The World Daily
Australia is still recovering from the Black Summer

Bushfire in Tasmania, Australia in 2021. Photo by Matt Palmer on Unsplash


By Patryk Krych | The World Daily | JUNE 20th 2022 


The devastating bushfires that took place in Australia two years ago may seem like a distant memory to some, but for certain families in Australia, it’s an event they’re still struggling to recover from as the prices of building materials soar, and skilled construction workers are tougher to find, few and far between.

With the introduction of the new Australian Prime Minister Anthony Albanese, many are looking forward to a potential change in the country’s handling of the climate crisis – which was notably poor under the administration of past PM Scott Morrison. Albanese had even stated that the government is now very much willing to make the transition towards renewable energy across Australia.

On June 16, the executive secretary of the United Nations Framework Convention on Climate Change had received an updated version of Australia's Nationally Determined Contribution (NDC) under the Paris Agreement for the battle against global warming, from Albanese and Chris Bowen – the Minister for Climate Change and Energy – thus finally putting the country on track for achieving net zero emissions by 2050. 

“It’s a very clear illustration of the concern that Australians have and their desire for climate action,” said CEO of the Climate Council, a non-profit organization dedicated to climate change communication, says Amanda McKenzie.

But with bushfires threatening to repeat themselves, how will future, and even present recovery go? Almost 3,000 homes were destroyed during the late 2019 Australian bushfires, and thousands of families were thus displaced. 35 million hectares of land were burned, and much of the land is still in recovery. As for the people, many are still struggling to get their lives back on track. Especially with the rising prices of building materials.

“[It’s] from COVID and from the ties with China breaking down and now with Russia as well,” said Mallacoota-based carpenter, Farrell Spence-Henderson. “It’s changed the demographic of all the pricing and all the materials because everyone’s cutting each other off. It’s just getting harder and harder.”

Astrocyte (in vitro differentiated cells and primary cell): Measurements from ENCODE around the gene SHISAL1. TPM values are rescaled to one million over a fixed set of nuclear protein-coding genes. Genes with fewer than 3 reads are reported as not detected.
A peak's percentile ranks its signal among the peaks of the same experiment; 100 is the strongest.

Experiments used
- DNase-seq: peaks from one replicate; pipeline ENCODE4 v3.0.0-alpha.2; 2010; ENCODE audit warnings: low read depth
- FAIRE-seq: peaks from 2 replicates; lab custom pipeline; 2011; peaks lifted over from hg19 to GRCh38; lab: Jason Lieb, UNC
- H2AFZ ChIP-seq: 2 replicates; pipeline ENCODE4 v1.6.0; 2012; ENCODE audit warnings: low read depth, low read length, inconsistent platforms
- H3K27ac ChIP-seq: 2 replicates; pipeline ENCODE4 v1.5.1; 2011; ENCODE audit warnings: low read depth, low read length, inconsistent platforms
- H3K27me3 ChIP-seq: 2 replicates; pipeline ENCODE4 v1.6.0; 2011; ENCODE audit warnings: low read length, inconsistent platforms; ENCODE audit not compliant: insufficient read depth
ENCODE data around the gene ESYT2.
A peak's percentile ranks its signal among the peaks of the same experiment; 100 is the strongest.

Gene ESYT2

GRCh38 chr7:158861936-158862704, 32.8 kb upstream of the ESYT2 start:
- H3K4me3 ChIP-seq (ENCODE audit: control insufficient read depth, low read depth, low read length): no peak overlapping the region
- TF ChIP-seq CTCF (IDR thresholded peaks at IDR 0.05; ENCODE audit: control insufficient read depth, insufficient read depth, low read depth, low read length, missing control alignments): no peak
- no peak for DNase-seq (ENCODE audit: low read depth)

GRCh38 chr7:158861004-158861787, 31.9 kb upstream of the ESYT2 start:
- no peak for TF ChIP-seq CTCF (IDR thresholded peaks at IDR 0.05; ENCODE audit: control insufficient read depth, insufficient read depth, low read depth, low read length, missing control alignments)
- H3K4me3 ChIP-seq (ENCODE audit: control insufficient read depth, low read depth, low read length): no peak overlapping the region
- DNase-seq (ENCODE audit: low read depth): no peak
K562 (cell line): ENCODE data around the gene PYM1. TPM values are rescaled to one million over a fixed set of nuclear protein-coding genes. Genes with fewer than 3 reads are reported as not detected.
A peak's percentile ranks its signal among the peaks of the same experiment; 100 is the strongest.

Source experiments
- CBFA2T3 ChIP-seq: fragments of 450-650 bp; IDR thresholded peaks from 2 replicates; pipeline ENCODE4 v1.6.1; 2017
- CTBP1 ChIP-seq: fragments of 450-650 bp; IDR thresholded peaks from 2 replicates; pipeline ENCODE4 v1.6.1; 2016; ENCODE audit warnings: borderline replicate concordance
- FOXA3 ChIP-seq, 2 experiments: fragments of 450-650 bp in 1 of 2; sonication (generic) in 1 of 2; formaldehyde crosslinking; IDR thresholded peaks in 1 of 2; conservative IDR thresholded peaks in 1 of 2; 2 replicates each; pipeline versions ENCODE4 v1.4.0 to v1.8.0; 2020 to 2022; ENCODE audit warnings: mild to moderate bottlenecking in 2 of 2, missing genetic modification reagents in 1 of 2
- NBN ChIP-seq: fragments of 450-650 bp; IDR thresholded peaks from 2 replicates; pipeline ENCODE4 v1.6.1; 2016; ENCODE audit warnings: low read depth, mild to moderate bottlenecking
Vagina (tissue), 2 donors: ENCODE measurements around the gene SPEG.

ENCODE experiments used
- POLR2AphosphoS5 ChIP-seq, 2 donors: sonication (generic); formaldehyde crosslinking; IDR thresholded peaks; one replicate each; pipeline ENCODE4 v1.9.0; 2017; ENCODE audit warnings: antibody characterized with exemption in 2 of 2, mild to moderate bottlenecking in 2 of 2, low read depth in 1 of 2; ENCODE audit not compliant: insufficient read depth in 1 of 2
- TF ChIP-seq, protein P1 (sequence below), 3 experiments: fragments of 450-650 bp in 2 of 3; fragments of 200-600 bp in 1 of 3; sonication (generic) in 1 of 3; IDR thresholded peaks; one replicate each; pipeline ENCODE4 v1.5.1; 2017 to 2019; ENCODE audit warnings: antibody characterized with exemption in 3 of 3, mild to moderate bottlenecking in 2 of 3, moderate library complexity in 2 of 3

Trade between Australia and China has been suffering over the past two years, especially since Beijing had blocked imports from Australian industries. Further issues like the detention of Australian citizens in China, and the demands for an independent investigation into sources of the coronavirus had only worsened relations.

“[At the moment I’m] rebuilding a house… that got burned down,” said Spence-Henderson. “She’s been living in a portable [house] for the last couple of years… [it has] taken that long to get it all sorted out.”

“The plans and permits are taking a long time to go through,” he added. “Everyone’s been pushed back. Nothing’s getting rushed. It’s been really tough for everyone.”

Hopefully, a move away from fossil fuels can help prevent these kinds of disasters in the future, but the question still remains – how can the country make this transition smoothly, especially given all of its coal and gas reserves? 

“Because it’s an extractive resource, the government owns it, it generates royalties for the government, and renewables don’t do that,” says Samantha Hepburn, a professor and expert on mining and energy law at Deakin University in Melbourne. 

Income for the government would, on the other hand, be extremely minimal with a move towards renewable energy sources. “When we talk about energy transition, I don’t think that phrase really captures it—it’s a revolution.”

The deputy director of the Centre for Energy and Natural Resources Innovation and Transformation at Macquarie University in Sydney, Madeline Taylor, stated: “There is no more important time to be talking about energy and climate change in Australia than right now, and what we’re inheriting is a decade-long failure to tackle these issues of climate, energy, and security.”


By Patryk Krych | © The World Daily 2022 

Source: Al Jazeera, Wired, WNN